At last, Marvel Studios’ first female led superhero film Captain Marvel has finally arrived. Brie Larson brings her Oscar winning acting talent to the role of Carol Danvers (aka Captain Marvel), in an origin film set in the ‘90s. I attended a screening the night before the film’s theatrical release with a packed auditorium. My anticipation for this movie was mild, if I am being honest. Avengers: Endgame releases next month, and we know Captain Marvel is going to survive her origin film.
Still, that’s not to say I didn’t go into the movie with an open mind and a bit of excitement for some fun. We know the character plays an important role in the universe moving forward (phase four and beyond), so I think Marvel’s intent was making a good movie, and adding yet another likeable, fan-favorite character to their universe. Well after letting Captain Marvel sit after one viewing, I can truthfully say that I am a fan of the character. This movie is an above-average fun action flick, with a surprising amount of heart that comes from its supporting characters.
Brie Larson steps into the lead role with so much confidence. It’s not her best performance, but she more than meets the physicality and emotional weight needed to play a character who isn’t sure of where she comes from or who she is. I wish her onscreen chemistry with Samuel L. Jackson (Nick Fury) and Jude Law (Yon-Rogg) were better. Both supporting actors give fine performances individually onscreen, with the material given, however the back and forth dialogue between each actor and Larson just didn’t hit like the filmmakers hopefully intended. No laugh once is fine, but multiple times speaks better writing.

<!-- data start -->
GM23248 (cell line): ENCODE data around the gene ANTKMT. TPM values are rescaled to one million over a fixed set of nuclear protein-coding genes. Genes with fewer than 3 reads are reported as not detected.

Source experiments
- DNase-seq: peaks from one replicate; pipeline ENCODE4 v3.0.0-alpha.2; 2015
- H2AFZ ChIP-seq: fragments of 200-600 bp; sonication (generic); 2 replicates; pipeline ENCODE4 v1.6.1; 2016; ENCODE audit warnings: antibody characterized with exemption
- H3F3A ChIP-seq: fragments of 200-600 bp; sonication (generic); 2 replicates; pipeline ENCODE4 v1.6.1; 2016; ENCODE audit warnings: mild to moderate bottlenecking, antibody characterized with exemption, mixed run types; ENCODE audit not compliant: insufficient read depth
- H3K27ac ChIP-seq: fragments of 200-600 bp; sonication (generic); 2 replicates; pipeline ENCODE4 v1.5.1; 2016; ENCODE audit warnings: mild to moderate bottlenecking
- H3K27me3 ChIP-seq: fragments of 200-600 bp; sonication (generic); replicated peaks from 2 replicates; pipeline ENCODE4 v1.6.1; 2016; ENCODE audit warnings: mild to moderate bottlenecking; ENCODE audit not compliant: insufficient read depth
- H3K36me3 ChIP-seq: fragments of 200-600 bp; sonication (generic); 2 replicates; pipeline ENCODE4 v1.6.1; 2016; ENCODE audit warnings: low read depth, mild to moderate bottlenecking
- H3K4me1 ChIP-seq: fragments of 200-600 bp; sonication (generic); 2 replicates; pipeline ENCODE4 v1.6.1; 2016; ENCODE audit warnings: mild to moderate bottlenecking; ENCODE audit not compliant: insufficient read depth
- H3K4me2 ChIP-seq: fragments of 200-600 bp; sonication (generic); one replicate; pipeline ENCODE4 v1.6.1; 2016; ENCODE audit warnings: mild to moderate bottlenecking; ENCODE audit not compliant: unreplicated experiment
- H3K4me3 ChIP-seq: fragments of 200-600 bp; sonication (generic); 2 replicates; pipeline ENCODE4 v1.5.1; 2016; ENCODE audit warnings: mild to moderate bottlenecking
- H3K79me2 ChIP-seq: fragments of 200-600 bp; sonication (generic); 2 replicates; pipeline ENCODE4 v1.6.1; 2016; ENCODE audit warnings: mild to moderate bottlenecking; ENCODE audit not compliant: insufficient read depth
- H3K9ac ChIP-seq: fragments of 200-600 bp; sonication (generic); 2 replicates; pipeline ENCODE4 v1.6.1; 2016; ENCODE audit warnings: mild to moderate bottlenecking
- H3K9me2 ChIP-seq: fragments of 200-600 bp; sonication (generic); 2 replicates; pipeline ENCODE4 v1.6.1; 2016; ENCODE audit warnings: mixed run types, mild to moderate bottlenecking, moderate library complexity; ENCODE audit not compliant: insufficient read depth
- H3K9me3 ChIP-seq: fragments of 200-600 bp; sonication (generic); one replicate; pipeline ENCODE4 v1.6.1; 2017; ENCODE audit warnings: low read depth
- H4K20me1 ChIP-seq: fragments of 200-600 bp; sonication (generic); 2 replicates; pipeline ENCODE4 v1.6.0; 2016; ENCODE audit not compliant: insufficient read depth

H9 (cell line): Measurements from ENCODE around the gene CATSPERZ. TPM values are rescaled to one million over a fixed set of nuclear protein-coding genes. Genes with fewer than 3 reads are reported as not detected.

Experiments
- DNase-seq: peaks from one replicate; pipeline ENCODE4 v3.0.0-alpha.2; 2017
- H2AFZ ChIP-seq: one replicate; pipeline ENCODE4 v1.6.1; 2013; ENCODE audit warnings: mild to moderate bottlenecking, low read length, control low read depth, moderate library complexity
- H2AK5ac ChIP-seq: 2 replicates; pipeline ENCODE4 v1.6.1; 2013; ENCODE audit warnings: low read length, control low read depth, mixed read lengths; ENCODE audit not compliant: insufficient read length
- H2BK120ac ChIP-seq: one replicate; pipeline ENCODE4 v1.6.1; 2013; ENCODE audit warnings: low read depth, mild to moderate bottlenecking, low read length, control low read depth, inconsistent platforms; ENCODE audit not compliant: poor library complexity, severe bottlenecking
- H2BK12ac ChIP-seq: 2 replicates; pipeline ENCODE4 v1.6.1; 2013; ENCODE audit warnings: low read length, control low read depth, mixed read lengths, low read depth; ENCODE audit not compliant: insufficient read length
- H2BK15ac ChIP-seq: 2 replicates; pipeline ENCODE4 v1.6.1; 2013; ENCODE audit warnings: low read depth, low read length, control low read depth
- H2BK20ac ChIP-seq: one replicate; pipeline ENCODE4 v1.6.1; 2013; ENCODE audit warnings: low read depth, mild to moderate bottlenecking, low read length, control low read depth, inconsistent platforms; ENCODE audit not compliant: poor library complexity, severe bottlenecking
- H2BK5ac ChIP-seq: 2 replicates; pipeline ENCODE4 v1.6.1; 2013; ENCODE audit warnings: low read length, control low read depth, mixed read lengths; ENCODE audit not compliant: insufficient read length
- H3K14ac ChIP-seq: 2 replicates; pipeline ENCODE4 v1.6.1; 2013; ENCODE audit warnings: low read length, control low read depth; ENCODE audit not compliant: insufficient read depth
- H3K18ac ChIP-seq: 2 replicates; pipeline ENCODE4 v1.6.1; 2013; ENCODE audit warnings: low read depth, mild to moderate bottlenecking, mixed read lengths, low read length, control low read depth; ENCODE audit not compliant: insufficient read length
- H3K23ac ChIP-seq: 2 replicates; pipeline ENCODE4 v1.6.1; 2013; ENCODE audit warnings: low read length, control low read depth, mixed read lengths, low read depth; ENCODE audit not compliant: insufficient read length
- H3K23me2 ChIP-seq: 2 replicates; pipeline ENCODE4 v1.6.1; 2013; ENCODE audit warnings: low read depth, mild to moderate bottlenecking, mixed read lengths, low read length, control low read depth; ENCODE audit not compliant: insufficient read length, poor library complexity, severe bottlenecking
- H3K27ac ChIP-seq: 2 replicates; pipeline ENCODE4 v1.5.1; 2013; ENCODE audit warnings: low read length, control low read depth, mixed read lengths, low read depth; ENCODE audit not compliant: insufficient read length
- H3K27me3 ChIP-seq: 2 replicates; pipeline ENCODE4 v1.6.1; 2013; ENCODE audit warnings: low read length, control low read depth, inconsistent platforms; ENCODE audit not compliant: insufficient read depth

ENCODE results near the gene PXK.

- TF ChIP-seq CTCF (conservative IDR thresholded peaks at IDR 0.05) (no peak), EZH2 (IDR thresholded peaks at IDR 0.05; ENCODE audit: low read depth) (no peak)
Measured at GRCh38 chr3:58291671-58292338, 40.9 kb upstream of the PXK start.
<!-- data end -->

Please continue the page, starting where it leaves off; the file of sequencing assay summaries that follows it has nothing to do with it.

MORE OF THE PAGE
The best thing about Captain Marvel is the antagonists (or should I say protagonists?). I figured Jude Law’s character would turn out to be the bad guy (maybe the forgettable marketing hinted at that), but I honestly wasn’t expecting much from the Skrulls. They turned out to be the heart of the film, led by the unrecognizable Ben Mendelsohn, who delivers on every cue as General Talos. Once the film reveals his true motives is when I felt emotionally connected to the film. Dare I say Mendelsohn steals the screen from Larson whenever the two are onscreen together!
As I stated earlier though, Captain Marvel is above average when it comes to Marvel Studio standards. We’ve seen them do origin films at a higher level, with better pacing and dialogue. What bothers me the most is how the film uses its side characters. I understand why Agent Coulson (Clark Gregg) is in the movie, as it takes place in the ‘90s and involves S.H.I.E.L.D., but why is he in the movie? There’s enough nostalgia to enjoy with the many pop culture references. In addition, I’m a big fan of Jude Law, and thought the character underserved an actor of his caliber. Its casting decisions like that which bother me (see my editorial on Benecio Del Toro working with Disney).
Finally, the film’s end battle was anything but compelling. The moment Carol Danvers realized her true powers, it was game over man. Perhaps the intent was to show how powerful of a force she could be against Thanos, even while he possess all six infinity stones. However, that comes at the expense of an action sequence that, aside from its visual effects, was all but great. Again, I get why Ronan the Accuser (Lee Pace) was in the film but why was he in the film?
All that aside, I’m looking forward to watching Captain Marvel a second time in theaters. I had enough fun and felt emotionally invested enough to call myself a fan of the character. The ‘90s setting took me back to a simpler time, where we weren’t so impatient and actually had to wait to watch a video on a computer screen. There’s plenty of familiar faces, and some new faces to deliver a worthy story for Marvel’s first female lead.